With the ICD-10 transition in our rearview, 66% of providers plan to focus on improving their overall revenue cycle management processes in 2016, according to the post-ICD-10 implementation survey from Navicure. Fifteen percent indicated they would be working towards a value-based care model while another nine percent are updating and automating patient collections strategies. Navicure and Porter Research deployed the survey in December 2015 as the final wave of a research study designed to trend attitudes and behavior regarding the ICD-10 transition.
The survey found healthcare organizations have seen minimal or no staff productivity impact in the first few months following the ICD-10 implementation. Respondents reported that only 13 percent of administrative staff and 15 percent of clinical staff saw a significant productivity impact following the transition.
Additional findings were focused on themes of readiness, challenges and successes, including:
Readiness for the ICD-10 deadline. Nearly all of respondents (99%) said they were prepared for the transition date. This is consistent with the August 2015 survey where the majority (85%) were confident they would be ready. While 42 percent of participants did not participate in end-to-end testing as part of preparation efforts, 82 percent of the organizations that participated rated it as being somewhat or extremely helpful to their successful outcome.
Impact on revenue and denial rates. The majority of participants (60%) did not see any impact on monthly revenue following October 1, 2015, and 34 percent have seen revenue decrease by up to 20 percent. Denial rates remained the same for 45 percent of respondents, with nominal increases between 1 and 10 percent for 44 percent of the participants. Eleven percent of participants reported increases between 11 and 40 percent. This compared favorably to prior survey results where 61 percent of respondents expected denial rates to increase by 11 to 40 percent.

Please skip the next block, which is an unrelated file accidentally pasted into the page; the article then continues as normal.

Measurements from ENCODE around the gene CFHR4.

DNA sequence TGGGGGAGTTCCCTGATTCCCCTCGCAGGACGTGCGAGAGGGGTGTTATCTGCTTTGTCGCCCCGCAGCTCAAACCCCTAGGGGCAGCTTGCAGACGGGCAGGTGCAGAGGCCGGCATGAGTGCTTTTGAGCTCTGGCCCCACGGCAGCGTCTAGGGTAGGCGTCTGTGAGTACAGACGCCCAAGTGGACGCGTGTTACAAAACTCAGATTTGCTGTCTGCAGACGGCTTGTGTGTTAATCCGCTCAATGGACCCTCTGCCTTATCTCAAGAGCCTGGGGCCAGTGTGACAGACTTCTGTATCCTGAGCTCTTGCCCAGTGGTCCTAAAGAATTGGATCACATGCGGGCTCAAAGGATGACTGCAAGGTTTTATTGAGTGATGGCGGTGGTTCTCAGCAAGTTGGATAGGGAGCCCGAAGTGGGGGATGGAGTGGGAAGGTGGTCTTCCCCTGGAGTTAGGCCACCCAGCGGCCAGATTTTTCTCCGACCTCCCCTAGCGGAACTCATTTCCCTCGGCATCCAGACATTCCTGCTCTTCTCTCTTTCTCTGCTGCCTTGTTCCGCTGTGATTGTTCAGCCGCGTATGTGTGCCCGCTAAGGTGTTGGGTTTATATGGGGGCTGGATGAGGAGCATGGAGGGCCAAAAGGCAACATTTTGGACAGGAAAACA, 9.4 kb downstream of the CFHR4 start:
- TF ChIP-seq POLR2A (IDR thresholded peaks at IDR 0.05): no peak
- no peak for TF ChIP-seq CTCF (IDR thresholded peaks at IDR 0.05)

Impact on Productivity. Only 13 percent of administrative staff and 15 percent of clinical staff saw significant productivity impact following the ICD-10 transition. An additional 46 percent of administrative staff and 42 percent of clinical staff didn’t see much of a productivity impact and still haven’t. The remaining 43 percent of clinical staff and 41 percent of administrative staff experienced a minor impact or didn’t know.
In December 2015, Navicure commissioned Porter Research to conduct a national survey of healthcare organizations to gauge ICD-10’s impact on their organization. This was a follow up to four ICD-10 preparation surveys conducted in 2013 and 2015. The survey focused on ICD-10 readiness and impact following the October 1, 2015, transition. Some questions were identical to previous surveys while others were unique to this survey. Responses to all questions were self-reported.
The majority of the 360 survey participants were practice administrators or billing managers (59%), followed by practice executives (17%) and billers and coders (16%). Survey respondents represented a broad range of specialties and sizes, with the majority (60%) coming from organizations with one to 10 providers.